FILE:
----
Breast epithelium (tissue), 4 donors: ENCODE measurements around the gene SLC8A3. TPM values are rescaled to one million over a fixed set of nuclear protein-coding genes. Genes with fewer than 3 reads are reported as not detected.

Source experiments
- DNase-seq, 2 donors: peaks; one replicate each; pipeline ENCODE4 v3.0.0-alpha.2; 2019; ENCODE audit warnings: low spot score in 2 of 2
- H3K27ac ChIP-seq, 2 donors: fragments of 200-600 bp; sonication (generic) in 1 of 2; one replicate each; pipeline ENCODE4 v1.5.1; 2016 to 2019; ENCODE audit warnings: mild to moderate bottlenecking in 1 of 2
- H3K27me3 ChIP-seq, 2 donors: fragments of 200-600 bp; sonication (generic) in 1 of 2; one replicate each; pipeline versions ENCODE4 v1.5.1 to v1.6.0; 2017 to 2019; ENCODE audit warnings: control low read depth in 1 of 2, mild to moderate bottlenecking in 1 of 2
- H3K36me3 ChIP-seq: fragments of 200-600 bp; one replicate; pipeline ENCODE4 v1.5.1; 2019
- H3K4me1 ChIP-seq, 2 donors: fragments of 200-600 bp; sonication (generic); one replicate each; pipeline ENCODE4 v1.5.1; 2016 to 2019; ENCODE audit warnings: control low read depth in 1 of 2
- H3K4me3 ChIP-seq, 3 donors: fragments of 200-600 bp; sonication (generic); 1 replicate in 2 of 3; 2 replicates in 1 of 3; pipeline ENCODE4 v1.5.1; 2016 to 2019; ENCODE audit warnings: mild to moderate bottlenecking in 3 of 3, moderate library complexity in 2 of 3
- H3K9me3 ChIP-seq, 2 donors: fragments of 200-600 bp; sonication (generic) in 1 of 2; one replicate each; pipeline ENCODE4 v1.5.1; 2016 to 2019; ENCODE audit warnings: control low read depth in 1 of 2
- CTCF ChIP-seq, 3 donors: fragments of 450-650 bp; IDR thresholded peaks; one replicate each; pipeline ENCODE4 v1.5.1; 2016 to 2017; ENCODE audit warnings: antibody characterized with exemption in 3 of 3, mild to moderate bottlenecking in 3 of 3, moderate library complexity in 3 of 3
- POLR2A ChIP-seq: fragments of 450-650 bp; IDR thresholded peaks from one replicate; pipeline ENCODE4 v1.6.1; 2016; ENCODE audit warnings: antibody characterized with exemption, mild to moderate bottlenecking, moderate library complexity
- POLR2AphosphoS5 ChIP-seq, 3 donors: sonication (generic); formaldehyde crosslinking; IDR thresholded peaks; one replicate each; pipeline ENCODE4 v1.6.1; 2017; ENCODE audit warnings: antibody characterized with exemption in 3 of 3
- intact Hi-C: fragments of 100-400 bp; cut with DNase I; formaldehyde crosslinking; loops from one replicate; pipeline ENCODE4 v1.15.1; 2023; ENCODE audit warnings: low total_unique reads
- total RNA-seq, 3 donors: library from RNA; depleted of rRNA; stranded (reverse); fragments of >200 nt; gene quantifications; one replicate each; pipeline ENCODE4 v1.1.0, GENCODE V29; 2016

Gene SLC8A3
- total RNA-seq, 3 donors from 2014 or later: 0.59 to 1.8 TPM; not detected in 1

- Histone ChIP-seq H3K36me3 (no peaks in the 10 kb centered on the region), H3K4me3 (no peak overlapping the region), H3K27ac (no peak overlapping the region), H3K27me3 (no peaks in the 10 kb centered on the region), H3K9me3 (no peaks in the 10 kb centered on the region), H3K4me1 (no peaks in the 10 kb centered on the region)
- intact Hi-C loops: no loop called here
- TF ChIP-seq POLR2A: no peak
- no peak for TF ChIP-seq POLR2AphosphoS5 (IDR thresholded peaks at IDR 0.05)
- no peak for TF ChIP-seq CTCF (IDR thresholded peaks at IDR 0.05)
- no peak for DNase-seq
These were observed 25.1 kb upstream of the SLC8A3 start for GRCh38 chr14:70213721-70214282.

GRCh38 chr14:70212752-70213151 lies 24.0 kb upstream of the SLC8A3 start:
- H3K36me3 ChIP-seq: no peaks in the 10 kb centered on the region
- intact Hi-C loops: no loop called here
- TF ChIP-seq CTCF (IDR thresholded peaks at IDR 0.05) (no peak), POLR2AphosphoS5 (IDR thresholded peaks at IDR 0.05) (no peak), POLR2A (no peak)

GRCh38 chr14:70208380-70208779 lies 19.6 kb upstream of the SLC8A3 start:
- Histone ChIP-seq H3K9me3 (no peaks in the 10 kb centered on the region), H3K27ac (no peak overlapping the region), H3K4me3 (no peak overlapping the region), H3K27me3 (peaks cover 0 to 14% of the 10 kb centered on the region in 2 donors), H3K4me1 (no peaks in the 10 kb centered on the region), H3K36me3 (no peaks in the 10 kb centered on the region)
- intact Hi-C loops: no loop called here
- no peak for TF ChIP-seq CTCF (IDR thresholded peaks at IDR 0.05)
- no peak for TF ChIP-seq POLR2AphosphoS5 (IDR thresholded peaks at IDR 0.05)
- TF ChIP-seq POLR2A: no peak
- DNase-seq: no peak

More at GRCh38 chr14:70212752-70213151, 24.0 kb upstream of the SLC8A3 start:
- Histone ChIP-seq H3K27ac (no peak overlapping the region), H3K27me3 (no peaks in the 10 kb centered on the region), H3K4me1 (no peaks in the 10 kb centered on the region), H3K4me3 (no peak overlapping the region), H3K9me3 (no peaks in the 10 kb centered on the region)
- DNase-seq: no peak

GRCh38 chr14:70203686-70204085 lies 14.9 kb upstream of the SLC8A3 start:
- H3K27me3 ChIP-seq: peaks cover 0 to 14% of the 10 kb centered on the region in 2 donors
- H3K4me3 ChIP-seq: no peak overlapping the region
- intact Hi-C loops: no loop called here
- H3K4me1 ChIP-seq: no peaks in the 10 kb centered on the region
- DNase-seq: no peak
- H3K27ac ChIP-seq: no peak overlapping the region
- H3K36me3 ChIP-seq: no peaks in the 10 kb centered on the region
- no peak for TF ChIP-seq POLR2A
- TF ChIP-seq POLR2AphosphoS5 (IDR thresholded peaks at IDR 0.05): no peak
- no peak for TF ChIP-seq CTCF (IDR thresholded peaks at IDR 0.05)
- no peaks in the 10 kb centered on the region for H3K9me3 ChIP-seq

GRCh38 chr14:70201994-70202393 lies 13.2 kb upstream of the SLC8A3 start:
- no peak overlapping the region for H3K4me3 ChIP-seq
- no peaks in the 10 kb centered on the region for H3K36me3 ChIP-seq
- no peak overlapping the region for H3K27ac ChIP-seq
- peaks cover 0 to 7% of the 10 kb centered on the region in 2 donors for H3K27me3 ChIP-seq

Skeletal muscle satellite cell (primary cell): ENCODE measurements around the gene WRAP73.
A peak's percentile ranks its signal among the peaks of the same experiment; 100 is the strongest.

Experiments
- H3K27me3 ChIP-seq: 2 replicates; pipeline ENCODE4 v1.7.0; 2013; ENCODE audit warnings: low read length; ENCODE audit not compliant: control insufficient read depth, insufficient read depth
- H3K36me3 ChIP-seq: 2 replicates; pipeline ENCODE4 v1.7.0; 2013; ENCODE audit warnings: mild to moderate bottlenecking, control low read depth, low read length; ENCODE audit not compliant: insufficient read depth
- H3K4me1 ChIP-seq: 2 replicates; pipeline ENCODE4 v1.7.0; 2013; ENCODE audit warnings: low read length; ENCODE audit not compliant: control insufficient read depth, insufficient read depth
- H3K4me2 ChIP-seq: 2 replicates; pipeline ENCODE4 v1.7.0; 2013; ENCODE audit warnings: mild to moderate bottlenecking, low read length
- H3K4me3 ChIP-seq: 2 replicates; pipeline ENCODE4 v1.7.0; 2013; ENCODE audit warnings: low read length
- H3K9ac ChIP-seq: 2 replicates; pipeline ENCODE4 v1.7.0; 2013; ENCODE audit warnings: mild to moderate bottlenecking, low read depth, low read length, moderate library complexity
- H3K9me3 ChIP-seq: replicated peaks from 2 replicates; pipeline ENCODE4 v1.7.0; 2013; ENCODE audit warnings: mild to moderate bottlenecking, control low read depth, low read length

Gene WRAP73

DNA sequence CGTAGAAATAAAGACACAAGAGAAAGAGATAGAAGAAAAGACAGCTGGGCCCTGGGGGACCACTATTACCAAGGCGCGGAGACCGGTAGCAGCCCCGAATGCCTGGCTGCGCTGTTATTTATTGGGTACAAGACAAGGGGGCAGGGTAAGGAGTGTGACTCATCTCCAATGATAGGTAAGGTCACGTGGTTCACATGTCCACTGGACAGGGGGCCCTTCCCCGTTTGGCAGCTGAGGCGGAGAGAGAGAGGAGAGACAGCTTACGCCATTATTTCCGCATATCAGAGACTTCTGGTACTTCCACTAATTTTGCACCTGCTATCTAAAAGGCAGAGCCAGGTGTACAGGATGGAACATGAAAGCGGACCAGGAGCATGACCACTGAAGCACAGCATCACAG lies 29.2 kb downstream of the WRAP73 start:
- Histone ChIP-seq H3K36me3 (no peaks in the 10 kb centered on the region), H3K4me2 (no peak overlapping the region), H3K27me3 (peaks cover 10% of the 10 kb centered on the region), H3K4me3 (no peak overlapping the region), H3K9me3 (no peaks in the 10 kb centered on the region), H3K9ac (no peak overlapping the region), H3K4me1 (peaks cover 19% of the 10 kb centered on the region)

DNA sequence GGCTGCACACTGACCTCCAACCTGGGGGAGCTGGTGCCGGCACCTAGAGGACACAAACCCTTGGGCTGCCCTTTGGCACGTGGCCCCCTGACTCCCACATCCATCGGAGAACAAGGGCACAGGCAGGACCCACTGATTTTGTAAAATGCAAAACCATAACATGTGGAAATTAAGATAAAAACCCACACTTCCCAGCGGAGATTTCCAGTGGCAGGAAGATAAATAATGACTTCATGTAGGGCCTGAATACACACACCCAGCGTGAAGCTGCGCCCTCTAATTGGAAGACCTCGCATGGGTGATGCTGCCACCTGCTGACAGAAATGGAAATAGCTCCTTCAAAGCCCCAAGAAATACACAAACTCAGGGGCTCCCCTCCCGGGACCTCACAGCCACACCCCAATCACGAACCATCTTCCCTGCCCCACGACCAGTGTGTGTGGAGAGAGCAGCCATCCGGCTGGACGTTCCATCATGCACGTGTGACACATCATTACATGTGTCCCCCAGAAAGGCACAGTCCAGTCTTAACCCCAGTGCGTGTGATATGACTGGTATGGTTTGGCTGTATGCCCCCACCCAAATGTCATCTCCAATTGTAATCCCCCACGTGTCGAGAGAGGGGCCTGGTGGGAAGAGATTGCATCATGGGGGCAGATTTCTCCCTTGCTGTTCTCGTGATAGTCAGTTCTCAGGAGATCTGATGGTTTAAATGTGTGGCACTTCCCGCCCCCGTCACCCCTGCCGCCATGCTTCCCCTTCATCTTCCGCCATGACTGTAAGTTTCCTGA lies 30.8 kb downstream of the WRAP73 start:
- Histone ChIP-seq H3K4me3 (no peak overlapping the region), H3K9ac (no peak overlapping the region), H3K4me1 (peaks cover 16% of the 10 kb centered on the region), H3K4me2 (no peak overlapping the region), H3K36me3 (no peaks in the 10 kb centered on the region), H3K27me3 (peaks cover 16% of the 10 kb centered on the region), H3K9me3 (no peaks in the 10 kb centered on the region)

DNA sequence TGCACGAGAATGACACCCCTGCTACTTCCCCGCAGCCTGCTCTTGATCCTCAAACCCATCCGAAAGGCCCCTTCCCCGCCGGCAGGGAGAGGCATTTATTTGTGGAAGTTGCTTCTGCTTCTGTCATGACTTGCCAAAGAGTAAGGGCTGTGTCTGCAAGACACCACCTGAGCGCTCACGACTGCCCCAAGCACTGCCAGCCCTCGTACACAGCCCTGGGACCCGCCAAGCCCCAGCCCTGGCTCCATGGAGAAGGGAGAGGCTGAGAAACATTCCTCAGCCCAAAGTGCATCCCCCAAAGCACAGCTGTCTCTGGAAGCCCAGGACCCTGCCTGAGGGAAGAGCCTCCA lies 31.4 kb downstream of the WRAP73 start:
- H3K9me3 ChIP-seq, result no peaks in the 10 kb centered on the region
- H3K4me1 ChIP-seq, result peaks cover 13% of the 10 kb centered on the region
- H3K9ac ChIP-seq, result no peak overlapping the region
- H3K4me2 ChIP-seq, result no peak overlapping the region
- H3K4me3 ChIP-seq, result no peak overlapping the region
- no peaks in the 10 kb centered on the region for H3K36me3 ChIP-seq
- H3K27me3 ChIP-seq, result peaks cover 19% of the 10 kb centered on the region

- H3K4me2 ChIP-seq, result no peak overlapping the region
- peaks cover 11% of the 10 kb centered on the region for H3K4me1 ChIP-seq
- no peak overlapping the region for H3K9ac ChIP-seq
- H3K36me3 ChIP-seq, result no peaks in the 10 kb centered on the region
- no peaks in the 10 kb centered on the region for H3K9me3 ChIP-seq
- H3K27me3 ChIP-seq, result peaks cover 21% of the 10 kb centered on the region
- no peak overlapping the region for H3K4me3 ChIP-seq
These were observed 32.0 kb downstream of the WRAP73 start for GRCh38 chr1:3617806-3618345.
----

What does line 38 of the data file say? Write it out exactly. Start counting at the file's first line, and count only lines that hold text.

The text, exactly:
GRCh38 chr14:70203686-70204085 lies 14.9 kb upstream of the SLC8A3 start: